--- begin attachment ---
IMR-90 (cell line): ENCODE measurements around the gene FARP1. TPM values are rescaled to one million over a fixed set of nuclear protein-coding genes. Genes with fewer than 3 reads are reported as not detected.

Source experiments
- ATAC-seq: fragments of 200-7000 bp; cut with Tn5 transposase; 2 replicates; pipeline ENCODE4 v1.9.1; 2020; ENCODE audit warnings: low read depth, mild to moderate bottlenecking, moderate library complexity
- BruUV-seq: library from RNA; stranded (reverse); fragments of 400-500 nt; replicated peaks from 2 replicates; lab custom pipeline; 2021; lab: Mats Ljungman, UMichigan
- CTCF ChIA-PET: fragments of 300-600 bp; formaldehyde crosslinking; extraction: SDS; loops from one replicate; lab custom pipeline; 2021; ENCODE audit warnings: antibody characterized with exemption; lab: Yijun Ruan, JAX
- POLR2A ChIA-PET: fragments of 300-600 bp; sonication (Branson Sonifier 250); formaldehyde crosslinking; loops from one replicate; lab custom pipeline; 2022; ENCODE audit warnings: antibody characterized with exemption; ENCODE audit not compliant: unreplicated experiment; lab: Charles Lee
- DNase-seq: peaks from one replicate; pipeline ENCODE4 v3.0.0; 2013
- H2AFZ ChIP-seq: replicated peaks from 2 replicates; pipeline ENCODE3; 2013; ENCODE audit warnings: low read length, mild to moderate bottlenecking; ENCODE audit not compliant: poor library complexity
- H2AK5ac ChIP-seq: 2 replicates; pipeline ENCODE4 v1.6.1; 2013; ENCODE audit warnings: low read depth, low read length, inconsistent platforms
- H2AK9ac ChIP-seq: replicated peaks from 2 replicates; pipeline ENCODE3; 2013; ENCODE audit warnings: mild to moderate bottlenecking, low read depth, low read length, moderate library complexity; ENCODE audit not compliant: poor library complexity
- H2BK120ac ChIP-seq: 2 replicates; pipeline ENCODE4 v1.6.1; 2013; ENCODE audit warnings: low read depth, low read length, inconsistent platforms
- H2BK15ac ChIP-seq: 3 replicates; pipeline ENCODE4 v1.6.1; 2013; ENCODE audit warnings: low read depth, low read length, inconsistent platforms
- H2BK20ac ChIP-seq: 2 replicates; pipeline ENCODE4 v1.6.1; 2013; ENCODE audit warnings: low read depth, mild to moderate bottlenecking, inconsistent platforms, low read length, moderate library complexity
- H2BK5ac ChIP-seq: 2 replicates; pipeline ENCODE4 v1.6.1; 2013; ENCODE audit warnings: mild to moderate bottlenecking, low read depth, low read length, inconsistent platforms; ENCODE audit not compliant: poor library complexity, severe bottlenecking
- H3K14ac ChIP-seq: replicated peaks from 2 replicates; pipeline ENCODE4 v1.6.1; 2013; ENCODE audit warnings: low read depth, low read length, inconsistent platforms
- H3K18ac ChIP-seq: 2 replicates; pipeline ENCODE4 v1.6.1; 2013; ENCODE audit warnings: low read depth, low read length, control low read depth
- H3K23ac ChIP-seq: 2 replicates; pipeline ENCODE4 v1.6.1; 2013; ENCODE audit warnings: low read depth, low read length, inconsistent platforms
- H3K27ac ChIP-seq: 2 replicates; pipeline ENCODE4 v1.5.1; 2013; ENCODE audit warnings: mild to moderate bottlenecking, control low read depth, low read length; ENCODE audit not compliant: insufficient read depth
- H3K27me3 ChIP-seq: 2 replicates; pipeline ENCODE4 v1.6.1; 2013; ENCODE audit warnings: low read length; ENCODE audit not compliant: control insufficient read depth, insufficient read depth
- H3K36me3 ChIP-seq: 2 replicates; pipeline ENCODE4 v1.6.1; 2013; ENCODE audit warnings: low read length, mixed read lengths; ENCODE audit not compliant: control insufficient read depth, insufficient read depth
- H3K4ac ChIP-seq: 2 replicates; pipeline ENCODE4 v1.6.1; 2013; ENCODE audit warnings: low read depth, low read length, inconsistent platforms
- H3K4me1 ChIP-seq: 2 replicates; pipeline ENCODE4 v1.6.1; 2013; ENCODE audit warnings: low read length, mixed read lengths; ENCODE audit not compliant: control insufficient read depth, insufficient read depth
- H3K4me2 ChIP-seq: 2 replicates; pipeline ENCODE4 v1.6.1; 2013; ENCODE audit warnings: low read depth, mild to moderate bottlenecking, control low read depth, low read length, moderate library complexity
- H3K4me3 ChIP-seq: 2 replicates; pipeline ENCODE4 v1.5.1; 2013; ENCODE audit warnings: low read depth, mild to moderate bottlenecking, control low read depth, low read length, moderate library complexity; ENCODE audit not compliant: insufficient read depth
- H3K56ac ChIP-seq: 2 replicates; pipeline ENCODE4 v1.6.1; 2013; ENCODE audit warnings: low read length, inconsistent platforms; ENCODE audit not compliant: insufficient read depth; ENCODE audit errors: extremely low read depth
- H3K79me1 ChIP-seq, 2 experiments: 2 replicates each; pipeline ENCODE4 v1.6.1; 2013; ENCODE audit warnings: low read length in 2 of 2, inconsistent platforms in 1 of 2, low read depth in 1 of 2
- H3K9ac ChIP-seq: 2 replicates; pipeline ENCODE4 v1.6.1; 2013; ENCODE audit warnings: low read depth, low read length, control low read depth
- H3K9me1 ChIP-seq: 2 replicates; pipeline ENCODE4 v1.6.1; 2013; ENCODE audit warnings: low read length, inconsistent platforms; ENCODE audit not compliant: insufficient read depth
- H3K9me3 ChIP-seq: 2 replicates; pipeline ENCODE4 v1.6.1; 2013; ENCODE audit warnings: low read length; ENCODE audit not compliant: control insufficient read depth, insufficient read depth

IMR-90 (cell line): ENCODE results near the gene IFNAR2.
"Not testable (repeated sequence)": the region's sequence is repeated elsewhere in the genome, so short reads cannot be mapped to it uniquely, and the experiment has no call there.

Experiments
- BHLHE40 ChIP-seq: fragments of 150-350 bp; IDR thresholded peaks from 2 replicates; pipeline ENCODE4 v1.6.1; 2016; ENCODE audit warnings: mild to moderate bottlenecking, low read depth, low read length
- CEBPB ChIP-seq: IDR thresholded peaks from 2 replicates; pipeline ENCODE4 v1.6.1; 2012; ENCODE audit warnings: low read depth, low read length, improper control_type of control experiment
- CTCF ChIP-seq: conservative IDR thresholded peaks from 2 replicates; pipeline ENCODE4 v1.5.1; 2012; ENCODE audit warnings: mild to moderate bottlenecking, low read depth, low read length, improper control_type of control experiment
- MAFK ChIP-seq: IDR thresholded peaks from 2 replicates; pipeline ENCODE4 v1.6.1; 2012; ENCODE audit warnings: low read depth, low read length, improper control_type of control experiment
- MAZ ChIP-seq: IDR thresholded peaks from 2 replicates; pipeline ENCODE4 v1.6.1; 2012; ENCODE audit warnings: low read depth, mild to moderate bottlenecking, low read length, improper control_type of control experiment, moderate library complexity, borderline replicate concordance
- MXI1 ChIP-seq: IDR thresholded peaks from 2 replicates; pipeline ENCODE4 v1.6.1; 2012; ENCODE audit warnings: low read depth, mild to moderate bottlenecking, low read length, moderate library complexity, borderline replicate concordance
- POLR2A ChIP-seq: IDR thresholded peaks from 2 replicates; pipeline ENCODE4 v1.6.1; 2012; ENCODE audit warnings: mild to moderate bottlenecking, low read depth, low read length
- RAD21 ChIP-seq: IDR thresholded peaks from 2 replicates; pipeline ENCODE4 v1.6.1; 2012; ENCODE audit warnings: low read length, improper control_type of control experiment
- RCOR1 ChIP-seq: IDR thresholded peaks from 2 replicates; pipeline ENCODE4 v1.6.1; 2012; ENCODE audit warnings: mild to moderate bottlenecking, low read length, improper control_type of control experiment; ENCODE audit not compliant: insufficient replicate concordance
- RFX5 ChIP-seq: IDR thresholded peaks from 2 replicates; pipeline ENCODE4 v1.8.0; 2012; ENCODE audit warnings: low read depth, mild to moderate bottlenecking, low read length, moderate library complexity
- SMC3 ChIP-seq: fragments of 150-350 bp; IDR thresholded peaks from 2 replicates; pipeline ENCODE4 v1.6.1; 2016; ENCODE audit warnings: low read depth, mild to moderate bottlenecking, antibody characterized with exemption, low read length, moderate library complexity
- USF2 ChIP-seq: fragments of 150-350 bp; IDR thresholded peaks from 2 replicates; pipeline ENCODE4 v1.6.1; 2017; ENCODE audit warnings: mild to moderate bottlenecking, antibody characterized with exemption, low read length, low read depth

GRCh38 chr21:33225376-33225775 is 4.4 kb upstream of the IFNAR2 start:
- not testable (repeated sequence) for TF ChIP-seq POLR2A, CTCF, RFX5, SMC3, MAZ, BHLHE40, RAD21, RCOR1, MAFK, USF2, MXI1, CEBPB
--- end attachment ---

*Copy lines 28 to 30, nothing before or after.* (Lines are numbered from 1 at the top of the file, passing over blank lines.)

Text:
- H3K9me1 ChIP-seq: 2 replicates; pipeline ENCODE4 v1.6.1; 2013; ENCODE audit warnings: low read length, inconsistent platforms; ENCODE audit not compliant: insufficient read depth
- H3K9me3 ChIP-seq: 2 replicates; pipeline ENCODE4 v1.6.1; 2013; ENCODE audit warnings: low read length; ENCODE audit not compliant: control insufficient read depth, insufficient read depth

IMR-90 (cell line): ENCODE results near the gene IFNAR2.